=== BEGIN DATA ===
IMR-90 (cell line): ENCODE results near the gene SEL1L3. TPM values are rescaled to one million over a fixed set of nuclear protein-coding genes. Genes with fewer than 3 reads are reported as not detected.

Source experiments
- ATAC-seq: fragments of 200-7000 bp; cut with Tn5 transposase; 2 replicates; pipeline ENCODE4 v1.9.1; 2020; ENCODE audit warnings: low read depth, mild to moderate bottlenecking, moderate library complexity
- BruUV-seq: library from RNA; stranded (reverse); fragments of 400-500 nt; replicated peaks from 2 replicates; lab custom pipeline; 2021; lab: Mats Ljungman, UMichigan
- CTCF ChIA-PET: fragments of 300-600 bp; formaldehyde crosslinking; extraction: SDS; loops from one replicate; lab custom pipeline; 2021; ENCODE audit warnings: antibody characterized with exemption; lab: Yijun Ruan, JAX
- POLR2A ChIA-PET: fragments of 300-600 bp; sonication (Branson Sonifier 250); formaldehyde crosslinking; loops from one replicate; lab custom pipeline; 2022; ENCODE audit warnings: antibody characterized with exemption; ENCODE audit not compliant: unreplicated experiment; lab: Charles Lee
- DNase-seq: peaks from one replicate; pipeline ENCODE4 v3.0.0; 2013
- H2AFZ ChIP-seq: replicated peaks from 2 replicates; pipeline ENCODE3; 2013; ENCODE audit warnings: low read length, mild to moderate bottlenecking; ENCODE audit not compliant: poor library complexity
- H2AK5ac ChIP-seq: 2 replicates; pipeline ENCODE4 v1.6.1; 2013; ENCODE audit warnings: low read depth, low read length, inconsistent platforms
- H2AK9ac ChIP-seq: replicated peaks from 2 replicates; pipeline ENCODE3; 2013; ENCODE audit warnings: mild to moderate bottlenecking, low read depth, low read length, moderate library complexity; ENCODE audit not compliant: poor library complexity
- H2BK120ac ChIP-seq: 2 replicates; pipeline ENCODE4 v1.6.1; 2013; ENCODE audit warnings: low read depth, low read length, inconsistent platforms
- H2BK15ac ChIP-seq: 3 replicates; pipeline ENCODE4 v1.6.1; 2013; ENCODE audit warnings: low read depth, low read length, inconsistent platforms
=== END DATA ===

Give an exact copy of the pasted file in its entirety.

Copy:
IMR-90 (cell line): ENCODE results near the gene SEL1L3. TPM values are rescaled to one million over a fixed set of nuclear protein-coding genes. Genes with fewer than 3 reads are reported as not detected.

Source experiments
- ATAC-seq: fragments of 200-7000 bp; cut with Tn5 transposase; 2 replicates; pipeline ENCODE4 v1.9.1; 2020; ENCODE audit warnings: low read depth, mild to moderate bottlenecking, moderate library complexity
- BruUV-seq: library from RNA; stranded (reverse); fragments of 400-500 nt; replicated peaks from 2 replicates; lab custom pipeline; 2021; lab: Mats Ljungman, UMichigan
- CTCF ChIA-PET: fragments of 300-600 bp; formaldehyde crosslinking; extraction: SDS; loops from one replicate; lab custom pipeline; 2021; ENCODE audit warnings: antibody characterized with exemption; lab: Yijun Ruan, JAX
- POLR2A ChIA-PET: fragments of 300-600 bp; sonication (Branson Sonifier 250); formaldehyde crosslinking; loops from one replicate; lab custom pipeline; 2022; ENCODE audit warnings: antibody characterized with exemption; ENCODE audit not compliant: unreplicated experiment; lab: Charles Lee
- DNase-seq: peaks from one replicate; pipeline ENCODE4 v3.0.0; 2013
- H2AFZ ChIP-seq: replicated peaks from 2 replicates; pipeline ENCODE3; 2013; ENCODE audit warnings: low read length, mild to moderate bottlenecking; ENCODE audit not compliant: poor library complexity
- H2AK5ac ChIP-seq: 2 replicates; pipeline ENCODE4 v1.6.1; 2013; ENCODE audit warnings: low read depth, low read length, inconsistent platforms
- H2AK9ac ChIP-seq: replicated peaks from 2 replicates; pipeline ENCODE3; 2013; ENCODE audit warnings: mild to moderate bottlenecking, low read depth, low read length, moderate library complexity; ENCODE audit not compliant: poor library complexity
- H2BK120ac ChIP-seq: 2 replicates; pipeline ENCODE4 v1.6.1; 2013; ENCODE audit warnings: low read depth, low read length, inconsistent platforms
- H2BK15ac ChIP-seq: 3 replicates; pipeline ENCODE4 v1.6.1; 2013; ENCODE audit warnings: low read depth, low read length, inconsistent platforms